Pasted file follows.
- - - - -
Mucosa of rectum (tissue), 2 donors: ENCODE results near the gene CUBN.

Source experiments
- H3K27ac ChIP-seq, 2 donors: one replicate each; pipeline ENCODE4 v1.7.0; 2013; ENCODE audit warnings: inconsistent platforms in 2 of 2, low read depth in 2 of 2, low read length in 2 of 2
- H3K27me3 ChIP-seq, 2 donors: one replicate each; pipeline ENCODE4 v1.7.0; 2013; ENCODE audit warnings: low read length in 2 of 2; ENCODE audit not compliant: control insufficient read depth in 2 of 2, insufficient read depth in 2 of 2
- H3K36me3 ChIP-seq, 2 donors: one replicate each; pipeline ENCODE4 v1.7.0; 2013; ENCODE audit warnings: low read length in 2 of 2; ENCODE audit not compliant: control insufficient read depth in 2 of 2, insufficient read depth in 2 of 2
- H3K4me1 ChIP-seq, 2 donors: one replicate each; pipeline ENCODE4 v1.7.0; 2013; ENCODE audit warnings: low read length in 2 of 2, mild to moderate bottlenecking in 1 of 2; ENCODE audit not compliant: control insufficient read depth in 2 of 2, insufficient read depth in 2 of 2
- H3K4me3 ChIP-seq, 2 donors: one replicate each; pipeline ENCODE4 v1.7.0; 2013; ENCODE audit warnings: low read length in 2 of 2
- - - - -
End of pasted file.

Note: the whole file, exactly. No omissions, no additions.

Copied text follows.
Mucosa of rectum (tissue), 2 donors: ENCODE results near the gene CUBN.

Source experiments
- H3K27ac ChIP-seq, 2 donors: one replicate each; pipeline ENCODE4 v1.7.0; 2013; ENCODE audit warnings: inconsistent platforms in 2 of 2, low read depth in 2 of 2, low read length in 2 of 2
- H3K27me3 ChIP-seq, 2 donors: one replicate each; pipeline ENCODE4 v1.7.0; 2013; ENCODE audit warnings: low read length in 2 of 2; ENCODE audit not compliant: control insufficient read depth in 2 of 2, insufficient read depth in 2 of 2
- H3K36me3 ChIP-seq, 2 donors: one replicate each; pipeline ENCODE4 v1.7.0; 2013; ENCODE audit warnings: low read length in 2 of 2; ENCODE audit not compliant: control insufficient read depth in 2 of 2, insufficient read depth in 2 of 2
- H3K4me1 ChIP-seq, 2 donors: one replicate each; pipeline ENCODE4 v1.7.0; 2013; ENCODE audit warnings: low read length in 2 of 2, mild to moderate bottlenecking in 1 of 2; ENCODE audit not compliant: control insufficient read depth in 2 of 2, insufficient read depth in 2 of 2
- H3K4me3 ChIP-seq, 2 donors: one replicate each; pipeline ENCODE4 v1.7.0; 2013; ENCODE audit warnings: low read length in 2 of 2